Allyson Johnson’s Top 10 Movies of 2015
Note: I’ve loved a lot of films this year and regretfully had to leave many of those off, but I could easily list 25 films I’d recommend. If I were to indulge, here are some of the few other films I’d suggest: ‘71, About Elly, Advantageous, Cinderella, Creed, Inside Out, Love & Mercy, Mad Max: Fury Road, Me and Earl and the Dying Girl, Mistress America, Sicario, Spotlight, Suffragette, Tangerine, The End of the Tour, Tom at the Farm and What We Do in the Shadows.
As the underseen gem of 2015, Melanie Laurent’s Respire was a treat for the senses. Focused on the friendship (maybe more) between two young women, and the cycling abuse that’s born from jealousy and insecurity, Laurent created a film with a narrative that is deeply troubling but undeniably riveting. Place this next to the intricate and lavish cinematography, and then the film’s final moments, which shock you into silence, and you’ve got one of the most oddly unnerving coming of age stories all year. Laurent has to be one of the most promising individuals in film, both in front of and behind the camera.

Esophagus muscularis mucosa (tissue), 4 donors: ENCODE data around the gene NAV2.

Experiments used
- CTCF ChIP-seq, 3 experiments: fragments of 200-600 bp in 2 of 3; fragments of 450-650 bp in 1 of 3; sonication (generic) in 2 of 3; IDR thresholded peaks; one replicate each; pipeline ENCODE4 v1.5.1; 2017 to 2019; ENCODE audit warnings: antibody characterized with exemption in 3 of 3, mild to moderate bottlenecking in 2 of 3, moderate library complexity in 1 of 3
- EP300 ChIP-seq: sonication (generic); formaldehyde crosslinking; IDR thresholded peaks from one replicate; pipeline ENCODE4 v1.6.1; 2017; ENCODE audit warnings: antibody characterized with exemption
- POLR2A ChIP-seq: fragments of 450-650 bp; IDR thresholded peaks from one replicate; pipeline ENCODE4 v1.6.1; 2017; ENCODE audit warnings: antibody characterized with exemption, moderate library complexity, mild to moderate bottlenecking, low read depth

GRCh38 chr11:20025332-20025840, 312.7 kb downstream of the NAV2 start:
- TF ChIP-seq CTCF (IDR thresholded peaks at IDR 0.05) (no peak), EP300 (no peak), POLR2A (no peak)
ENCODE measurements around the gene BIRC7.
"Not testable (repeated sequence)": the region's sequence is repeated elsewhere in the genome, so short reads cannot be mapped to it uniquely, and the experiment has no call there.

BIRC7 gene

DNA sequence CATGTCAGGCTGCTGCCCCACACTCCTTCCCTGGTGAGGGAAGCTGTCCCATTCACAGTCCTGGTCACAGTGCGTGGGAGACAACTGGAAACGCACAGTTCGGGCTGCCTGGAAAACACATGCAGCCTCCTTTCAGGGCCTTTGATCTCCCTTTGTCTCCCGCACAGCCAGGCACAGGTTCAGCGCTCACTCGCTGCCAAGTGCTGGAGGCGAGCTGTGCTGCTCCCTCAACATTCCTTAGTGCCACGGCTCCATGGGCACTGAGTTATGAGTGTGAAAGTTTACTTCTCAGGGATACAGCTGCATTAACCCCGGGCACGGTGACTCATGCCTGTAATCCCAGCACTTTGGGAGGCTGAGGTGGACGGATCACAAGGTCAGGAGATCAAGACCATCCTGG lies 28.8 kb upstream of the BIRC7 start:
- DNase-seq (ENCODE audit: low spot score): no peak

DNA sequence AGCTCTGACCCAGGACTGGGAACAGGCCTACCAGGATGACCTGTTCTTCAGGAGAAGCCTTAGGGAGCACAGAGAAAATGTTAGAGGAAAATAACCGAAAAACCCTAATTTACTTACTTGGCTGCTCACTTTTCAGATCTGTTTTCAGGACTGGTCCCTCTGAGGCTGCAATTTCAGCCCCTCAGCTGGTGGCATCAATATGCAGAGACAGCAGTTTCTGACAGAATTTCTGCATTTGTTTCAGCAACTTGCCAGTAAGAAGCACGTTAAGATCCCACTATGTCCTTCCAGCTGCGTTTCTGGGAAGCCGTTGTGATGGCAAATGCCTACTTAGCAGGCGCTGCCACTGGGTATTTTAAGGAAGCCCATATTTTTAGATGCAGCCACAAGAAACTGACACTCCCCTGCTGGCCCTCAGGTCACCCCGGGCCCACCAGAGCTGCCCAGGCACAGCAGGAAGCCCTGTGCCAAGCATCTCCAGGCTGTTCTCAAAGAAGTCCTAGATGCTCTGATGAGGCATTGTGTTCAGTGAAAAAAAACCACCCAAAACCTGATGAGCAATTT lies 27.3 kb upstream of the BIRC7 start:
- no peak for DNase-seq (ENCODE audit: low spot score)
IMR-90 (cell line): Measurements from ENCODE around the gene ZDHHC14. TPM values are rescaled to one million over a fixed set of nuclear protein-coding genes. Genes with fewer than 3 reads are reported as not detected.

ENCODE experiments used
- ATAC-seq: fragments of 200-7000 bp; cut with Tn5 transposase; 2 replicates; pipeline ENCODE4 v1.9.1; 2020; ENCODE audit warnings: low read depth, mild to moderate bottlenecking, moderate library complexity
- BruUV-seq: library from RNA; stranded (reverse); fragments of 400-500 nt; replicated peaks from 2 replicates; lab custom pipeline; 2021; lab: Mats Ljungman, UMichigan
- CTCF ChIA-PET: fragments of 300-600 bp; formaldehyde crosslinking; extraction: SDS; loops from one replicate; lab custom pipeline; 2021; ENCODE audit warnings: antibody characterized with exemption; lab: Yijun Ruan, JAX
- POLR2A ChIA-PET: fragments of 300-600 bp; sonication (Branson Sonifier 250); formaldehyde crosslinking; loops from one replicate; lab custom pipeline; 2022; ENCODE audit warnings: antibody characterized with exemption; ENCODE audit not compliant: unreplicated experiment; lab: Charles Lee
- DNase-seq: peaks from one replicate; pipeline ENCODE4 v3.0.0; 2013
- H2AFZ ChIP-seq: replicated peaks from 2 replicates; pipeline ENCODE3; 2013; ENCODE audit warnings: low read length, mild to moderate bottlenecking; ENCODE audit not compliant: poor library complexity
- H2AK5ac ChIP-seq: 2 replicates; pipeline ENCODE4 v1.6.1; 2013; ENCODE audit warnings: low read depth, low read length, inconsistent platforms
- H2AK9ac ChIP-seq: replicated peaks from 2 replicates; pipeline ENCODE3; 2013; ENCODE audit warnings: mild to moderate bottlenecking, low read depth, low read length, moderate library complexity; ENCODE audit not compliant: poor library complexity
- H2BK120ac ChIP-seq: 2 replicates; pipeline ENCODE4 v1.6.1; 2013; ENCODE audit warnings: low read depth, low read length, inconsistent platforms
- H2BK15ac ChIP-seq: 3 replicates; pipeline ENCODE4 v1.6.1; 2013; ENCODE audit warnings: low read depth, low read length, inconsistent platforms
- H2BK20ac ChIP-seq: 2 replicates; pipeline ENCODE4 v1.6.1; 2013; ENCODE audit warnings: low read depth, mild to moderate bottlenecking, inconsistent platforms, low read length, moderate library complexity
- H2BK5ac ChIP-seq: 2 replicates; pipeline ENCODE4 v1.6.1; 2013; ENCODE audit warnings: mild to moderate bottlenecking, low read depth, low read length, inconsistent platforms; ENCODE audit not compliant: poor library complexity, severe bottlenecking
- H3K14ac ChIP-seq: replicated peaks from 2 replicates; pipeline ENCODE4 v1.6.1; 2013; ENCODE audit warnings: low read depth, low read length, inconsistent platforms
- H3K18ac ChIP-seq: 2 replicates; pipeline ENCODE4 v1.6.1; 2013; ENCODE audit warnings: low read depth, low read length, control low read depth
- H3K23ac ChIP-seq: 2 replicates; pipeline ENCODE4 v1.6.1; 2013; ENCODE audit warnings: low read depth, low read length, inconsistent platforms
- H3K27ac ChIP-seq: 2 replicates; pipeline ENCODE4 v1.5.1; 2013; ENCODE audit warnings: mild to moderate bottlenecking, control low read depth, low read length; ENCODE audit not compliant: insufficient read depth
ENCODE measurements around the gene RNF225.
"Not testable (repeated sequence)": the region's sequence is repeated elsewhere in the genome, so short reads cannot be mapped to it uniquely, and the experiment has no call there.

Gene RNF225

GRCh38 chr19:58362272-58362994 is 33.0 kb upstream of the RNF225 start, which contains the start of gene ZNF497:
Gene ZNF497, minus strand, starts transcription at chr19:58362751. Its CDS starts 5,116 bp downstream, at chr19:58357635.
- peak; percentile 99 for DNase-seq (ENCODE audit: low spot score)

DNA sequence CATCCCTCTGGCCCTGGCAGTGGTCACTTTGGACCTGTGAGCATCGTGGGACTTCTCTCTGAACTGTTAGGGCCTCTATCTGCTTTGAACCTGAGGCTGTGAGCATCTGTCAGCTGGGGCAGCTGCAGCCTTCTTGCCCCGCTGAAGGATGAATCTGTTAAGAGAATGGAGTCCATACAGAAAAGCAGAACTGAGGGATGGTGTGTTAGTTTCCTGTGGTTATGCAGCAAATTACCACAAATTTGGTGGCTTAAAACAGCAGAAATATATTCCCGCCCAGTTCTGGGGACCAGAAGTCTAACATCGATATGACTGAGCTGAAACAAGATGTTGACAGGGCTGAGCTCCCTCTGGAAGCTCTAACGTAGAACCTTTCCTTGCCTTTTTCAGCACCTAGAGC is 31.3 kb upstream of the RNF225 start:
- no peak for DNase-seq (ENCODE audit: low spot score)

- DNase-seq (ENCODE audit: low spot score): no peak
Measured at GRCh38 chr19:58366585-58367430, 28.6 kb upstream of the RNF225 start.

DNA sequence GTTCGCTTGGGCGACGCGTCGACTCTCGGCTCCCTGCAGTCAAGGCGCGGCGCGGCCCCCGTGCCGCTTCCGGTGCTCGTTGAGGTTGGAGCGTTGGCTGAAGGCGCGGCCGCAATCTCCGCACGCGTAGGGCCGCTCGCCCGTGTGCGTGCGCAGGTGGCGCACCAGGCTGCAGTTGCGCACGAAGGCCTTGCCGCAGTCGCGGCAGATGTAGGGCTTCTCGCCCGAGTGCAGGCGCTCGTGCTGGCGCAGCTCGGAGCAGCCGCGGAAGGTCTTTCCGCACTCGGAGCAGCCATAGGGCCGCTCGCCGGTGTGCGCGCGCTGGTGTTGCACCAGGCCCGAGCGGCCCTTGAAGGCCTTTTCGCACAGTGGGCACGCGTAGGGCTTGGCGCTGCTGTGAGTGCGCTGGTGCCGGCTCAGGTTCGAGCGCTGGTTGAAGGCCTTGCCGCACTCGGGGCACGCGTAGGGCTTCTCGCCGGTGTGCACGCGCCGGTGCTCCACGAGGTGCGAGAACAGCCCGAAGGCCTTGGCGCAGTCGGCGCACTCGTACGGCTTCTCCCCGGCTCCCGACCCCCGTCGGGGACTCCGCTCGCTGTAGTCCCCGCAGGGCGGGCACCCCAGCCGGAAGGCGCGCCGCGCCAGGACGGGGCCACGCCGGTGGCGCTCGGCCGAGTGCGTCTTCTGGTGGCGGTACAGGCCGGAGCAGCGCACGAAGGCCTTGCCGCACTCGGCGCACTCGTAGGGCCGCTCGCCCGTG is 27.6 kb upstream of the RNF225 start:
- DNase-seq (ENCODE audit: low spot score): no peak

- 99 Homes
Painful to watch and impeccably acted by both Michael Shannon and Andrew Garfield, the home foreclosure film breezes by, catching you mid-breath and refusing to relent until the film has already ended. Ramin Bahrani shows the evils of eviction with pitch-perfect accuracy, creating drama so intoxicatingly intense and tough to watch that it’s hard to turn away — you’re almost forced to.
- Star Wars: The Force Awakens
A late edition to my list, albeit, not a very surprising one. I liked the original series well enough and thought Han Solo was fantastic — aka a babe — but I never was head over heels for them. I was excited for the film mainly on it’s being a big, grandiose science fiction flick (a genre favorite of mine), but also, most crucially, based on the mega talented cast they’d collected. What resulted was the first blockbuster this year to knock me back in pure excitement. I felt like a giddy, 10 year old kid sitting in the theater as the credits rolled, and I felt the same the second time I went. It’s a movie that I can call my own — as a wonderful article over at TheMarySue verbalizes better than I — the version of Star Wars that I’ve always wanted to see, that has Rey, a powerful, charismatic, female lead in the title role who little girls all across the world can now grow up with and inspire to be.